On NCAA arrogance, and a change that’s needed much more than unions
03/28/2014 10:22 AM
03/28/2014 10:22 AM
, but somewhere in here needs to be a significant change in attitude.
You hear a lot about NCAA "arrogance," but usually that term is used generally, without specifics.
I’d like to give you a specific.
Over the past year or so, in casual conversations with administrators — and these were casual conversations, so I’ll leave their names out of it — I’ve tried to brainstorm a few tweaks to the current system of college sports where the labor gets a scholarship and so many around the labor get six- or seven-figure salaries.
One basic, fundamental difference between many of those administrators and what I consider common, real-world sense: many of the administrators genuinely seem to see the value in college sports as strictly a one-way street.
I’m exaggerating a bit to make a point here, but not too much: the athletes gain exposure, experience, and life lessons from the university and should be thankful for it.
From what I can tell, there are many — not all, butmany
— administrators who sincerely don’t see how their schools are profiting off the talents of their athletes.
With or without one particular athlete, their thinking goes, we’re going to sell our tickets and sign our television contracts.
Even ignoring some obvious exceptions — how much money did Texas A make off Johnny Manziel? — that thinking is apparently oblivious to the idea that star athletes who generate fan interest and team success have choices. Andrew Wiggins didn’t have to go to Kansas. Michael Sam didn’t have to go to Missouri. Collin Klein didn’t have to go to K-State.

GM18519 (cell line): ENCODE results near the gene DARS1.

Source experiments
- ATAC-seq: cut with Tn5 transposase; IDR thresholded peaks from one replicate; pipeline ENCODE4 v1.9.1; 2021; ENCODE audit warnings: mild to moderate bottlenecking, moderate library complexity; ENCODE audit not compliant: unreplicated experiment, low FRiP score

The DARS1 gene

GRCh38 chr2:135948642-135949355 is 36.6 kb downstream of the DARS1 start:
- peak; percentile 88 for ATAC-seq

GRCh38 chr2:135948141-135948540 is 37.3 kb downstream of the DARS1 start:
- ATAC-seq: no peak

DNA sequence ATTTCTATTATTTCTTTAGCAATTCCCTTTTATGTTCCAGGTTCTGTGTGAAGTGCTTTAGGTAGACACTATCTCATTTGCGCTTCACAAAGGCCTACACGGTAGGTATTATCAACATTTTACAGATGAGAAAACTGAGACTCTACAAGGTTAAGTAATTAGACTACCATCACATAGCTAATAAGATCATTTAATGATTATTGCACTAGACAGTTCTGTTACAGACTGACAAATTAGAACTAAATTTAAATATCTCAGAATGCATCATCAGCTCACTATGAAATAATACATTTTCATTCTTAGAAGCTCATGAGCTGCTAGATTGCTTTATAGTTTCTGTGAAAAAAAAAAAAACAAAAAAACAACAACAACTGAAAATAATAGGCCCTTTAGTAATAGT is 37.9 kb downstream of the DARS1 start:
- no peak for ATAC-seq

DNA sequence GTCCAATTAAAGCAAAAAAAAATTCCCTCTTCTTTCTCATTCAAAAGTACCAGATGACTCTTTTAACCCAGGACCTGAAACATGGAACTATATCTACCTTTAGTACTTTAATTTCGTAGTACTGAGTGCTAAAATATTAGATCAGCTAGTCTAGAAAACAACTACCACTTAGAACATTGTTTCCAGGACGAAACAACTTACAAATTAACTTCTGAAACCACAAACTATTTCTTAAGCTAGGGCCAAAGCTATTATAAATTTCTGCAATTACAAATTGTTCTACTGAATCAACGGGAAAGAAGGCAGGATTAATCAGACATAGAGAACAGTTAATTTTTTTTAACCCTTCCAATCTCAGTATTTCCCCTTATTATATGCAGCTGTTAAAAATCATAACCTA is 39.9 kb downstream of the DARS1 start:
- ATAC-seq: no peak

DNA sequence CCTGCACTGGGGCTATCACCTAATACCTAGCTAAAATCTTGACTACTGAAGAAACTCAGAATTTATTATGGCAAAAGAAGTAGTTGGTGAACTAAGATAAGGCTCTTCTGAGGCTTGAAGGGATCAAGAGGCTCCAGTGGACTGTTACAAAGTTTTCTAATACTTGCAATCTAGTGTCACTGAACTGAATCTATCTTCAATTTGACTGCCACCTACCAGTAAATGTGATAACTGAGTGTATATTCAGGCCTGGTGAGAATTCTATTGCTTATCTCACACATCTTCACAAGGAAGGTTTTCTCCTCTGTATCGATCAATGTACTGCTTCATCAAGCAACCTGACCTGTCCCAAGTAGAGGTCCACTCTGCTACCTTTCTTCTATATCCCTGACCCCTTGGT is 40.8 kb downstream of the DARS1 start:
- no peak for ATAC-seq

Without talented athletes wearing the school colors and pushing teams to success, those uniforms are empty brands. Look at Alabama football under Mike DuBose, Kentucky basketball under Billy Gillispie, or Oklahoma football under John Blake. There’s a reason that such a big part of coaching success is recruiting.
That’s the part that many administrators are going to have to reconcile, and quickly. There is no doubt that college athletes can benefit from the brand they play under. They acknowledge this. But, with the same logic, there is no doubt that the brands of various college programs — and all the money and jobs that come with it — are fueled by the athletes who represent those brands in front of millions on television.
Officials with the NCAA and individual schools would be well-served to acknowledge this.
Unionizing may not be the answer. But ignoring reality is definitely not the answer.